Two Announcements and a Reminder
First Announcement: When I create the drawings for the 1840 census entries on this blog, my goal is to get all necessary documentation on one page. I try to make the maps and text as readable as possible within the limits of an 8 ½ by 11 inch page. Unfortunately, the images usually have to be reduced to fit them into my blog. This sometimes makes them harder to read. In order to provide all of you with as legible a copy of these maps and drawings as possible, I have gone back and added links to PDF files at the end of each 1840 census blog entry. These PDF files will print out at the full page size and also allow for enlarged viewing. All of my future posts will have PDF links at the end of each entry.
Second Announcement: If any of you are particularly attentive, you may have noticed two new categories, 1800 Census and 1810 Census, under the Blog selection on the menu bar. I’ve added these because I will soon be writing posts for both of those enumerations similar to the ones I have been doing for the 1840 census. I will be using sequential numbers to identify the households as this makes both the drawing and the analysis much clearer.
In order to have a published source for the sequential numbers for the 1800 through 1820 Orangeburgh District censuses, I have just completed a new publication, Orangeburgh District, South Carolina Combined Census Index and Neighborhood Listings, 1800*–1820 (*Not including areas that became Barnwell and Lexington District). (Rather a mouthful, isn’t it?)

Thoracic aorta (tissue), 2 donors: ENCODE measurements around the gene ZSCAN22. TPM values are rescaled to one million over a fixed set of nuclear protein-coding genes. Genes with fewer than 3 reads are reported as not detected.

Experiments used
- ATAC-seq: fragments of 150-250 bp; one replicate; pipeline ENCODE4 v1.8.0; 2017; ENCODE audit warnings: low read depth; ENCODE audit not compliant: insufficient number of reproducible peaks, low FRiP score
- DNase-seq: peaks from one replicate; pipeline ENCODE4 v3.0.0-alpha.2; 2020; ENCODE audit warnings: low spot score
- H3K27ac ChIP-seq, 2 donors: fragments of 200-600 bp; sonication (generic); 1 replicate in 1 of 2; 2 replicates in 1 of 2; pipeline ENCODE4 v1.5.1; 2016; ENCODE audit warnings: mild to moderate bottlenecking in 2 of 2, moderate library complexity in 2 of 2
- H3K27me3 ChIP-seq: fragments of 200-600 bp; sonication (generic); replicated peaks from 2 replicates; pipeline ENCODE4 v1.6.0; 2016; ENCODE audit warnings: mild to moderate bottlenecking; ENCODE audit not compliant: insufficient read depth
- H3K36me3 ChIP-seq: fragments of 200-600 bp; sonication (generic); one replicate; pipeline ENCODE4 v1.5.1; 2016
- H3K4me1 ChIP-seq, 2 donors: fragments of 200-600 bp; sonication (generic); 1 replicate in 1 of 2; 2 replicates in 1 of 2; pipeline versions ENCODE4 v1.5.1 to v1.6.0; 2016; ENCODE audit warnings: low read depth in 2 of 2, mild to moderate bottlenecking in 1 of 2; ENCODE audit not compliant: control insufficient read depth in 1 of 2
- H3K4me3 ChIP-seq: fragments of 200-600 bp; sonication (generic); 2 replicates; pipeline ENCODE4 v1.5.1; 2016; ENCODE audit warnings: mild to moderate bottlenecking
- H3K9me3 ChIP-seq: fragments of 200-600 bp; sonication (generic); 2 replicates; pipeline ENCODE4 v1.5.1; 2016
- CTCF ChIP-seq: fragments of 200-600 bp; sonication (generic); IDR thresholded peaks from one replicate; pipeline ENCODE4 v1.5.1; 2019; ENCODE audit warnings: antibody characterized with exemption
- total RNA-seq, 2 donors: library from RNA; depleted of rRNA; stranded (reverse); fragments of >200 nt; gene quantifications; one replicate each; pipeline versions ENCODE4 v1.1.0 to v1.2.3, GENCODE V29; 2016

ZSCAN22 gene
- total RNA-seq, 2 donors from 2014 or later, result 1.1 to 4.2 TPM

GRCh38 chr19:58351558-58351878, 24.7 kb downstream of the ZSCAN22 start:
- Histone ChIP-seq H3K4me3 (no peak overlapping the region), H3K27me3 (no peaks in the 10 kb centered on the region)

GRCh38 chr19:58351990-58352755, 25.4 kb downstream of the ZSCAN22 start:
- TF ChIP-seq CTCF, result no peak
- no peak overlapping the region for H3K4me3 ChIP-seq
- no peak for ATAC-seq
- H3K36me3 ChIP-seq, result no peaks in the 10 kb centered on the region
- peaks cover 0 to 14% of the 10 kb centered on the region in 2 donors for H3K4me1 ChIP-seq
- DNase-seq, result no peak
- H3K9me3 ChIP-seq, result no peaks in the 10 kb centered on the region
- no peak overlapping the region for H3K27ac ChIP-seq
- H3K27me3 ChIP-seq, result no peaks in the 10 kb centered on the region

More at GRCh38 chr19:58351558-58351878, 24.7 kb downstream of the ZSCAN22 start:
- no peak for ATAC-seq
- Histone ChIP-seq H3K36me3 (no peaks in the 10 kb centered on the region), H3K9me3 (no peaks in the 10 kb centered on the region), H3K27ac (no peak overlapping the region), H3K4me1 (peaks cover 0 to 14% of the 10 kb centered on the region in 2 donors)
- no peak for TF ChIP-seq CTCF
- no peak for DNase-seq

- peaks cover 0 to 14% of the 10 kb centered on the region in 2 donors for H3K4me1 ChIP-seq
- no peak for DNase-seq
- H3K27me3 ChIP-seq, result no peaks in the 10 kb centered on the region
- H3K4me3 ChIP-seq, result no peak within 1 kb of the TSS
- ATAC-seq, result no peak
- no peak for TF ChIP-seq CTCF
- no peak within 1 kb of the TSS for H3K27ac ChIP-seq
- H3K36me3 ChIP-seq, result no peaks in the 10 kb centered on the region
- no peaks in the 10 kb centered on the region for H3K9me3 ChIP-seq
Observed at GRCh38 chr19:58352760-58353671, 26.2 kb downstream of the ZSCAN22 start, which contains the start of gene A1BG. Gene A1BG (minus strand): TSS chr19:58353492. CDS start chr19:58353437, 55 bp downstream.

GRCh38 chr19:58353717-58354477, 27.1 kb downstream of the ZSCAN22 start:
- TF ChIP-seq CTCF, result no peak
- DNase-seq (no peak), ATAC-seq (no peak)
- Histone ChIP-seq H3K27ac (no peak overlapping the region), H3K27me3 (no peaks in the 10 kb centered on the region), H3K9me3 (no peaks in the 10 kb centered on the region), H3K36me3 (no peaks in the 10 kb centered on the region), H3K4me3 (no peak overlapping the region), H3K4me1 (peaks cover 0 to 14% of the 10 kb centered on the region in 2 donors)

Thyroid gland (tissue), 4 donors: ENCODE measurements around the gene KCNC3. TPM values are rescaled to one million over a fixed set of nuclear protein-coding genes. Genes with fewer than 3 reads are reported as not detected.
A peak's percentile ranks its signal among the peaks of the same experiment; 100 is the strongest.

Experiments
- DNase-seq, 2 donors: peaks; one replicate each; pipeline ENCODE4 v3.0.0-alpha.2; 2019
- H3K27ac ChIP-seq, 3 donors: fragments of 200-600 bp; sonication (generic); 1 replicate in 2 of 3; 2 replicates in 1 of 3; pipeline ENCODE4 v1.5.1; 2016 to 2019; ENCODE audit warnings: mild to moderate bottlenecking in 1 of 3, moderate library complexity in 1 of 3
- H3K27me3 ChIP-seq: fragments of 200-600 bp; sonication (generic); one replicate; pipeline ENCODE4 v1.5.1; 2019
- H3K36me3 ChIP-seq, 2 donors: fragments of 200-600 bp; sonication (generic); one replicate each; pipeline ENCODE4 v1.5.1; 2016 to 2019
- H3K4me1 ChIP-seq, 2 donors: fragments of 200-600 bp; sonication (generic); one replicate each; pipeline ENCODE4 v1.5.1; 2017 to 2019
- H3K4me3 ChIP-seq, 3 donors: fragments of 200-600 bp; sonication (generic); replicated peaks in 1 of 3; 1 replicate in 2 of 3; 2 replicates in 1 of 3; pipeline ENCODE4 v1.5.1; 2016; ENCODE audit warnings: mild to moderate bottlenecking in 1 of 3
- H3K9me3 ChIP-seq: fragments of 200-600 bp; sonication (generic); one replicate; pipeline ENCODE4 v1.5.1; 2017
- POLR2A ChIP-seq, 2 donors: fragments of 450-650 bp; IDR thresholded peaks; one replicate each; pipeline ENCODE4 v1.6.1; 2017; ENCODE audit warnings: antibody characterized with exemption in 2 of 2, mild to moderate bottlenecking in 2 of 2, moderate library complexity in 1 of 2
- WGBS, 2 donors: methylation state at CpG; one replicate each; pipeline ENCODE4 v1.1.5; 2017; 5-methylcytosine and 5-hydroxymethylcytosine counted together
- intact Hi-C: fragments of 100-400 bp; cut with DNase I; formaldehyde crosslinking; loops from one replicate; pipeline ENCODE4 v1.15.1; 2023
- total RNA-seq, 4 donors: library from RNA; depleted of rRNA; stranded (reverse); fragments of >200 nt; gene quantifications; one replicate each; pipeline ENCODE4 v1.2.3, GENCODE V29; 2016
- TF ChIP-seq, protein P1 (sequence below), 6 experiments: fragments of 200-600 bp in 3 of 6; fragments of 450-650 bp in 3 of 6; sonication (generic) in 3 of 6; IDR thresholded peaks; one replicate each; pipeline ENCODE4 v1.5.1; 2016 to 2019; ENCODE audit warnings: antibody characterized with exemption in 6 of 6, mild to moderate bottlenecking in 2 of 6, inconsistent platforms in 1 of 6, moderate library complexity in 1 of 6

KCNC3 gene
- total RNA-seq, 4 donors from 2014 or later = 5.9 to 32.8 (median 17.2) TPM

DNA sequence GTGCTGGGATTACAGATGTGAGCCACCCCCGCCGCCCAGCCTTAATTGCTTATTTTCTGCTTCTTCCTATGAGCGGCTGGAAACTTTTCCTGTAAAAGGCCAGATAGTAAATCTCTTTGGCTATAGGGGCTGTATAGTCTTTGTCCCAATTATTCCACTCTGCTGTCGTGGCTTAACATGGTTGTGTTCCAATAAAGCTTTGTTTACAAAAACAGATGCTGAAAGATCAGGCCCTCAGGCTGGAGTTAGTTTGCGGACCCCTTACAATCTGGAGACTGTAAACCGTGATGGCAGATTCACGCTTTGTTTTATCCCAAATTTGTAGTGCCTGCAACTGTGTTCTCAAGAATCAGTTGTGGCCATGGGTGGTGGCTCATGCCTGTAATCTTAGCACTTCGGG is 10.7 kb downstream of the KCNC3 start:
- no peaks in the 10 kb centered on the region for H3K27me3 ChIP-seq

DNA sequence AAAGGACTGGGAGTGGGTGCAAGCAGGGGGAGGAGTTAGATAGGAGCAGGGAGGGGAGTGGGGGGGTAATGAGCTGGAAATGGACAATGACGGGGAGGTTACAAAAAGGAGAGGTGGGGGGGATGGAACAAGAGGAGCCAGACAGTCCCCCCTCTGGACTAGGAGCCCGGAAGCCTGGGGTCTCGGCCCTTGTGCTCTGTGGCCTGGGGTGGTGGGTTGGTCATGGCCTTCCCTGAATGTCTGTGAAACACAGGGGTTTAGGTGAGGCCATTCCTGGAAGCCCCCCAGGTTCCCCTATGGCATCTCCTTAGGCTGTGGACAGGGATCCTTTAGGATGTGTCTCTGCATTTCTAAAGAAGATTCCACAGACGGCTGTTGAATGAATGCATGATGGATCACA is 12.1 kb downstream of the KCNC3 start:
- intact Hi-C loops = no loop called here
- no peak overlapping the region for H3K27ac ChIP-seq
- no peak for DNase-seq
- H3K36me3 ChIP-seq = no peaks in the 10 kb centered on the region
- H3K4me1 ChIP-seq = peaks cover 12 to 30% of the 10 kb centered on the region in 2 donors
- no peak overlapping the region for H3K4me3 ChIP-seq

This book has multiple purposes. As just indicated, one purpose will be to provide the published source for the sequential numbers I will be using for my posts. This publication lists the households in each of these three enumerations, giving the sequential number as well as the usual page and line number. A closely related reason for this book is to publish a listing of the 1810 households in the order in which they were actually visited by the enumerator. The pages of the 1810 census were not microfilmed in the same sequence as the enumerator used them. This book puts the households in the correct order and then numbers them.
An additional benefit of this book is the combined index to all three enumerations. It uses a standard spelling for surnames to make locating families through all three censuses easier and quicker.
I will have this publication available for sale at Oktoberfest for $25. It will be available by mail after that for $25 plus $5 shipping. By using this book in combination with the maps I will be posting on this blog you should find it a little easier to research your early Orangeburgh District ancestors.
Reminder: I hope to see many of you at Oktoberfest! It will be held Friday, October 28, 2011 and Saturday October 29, 2011 in Orangeburg. See the OGSGS website for further details.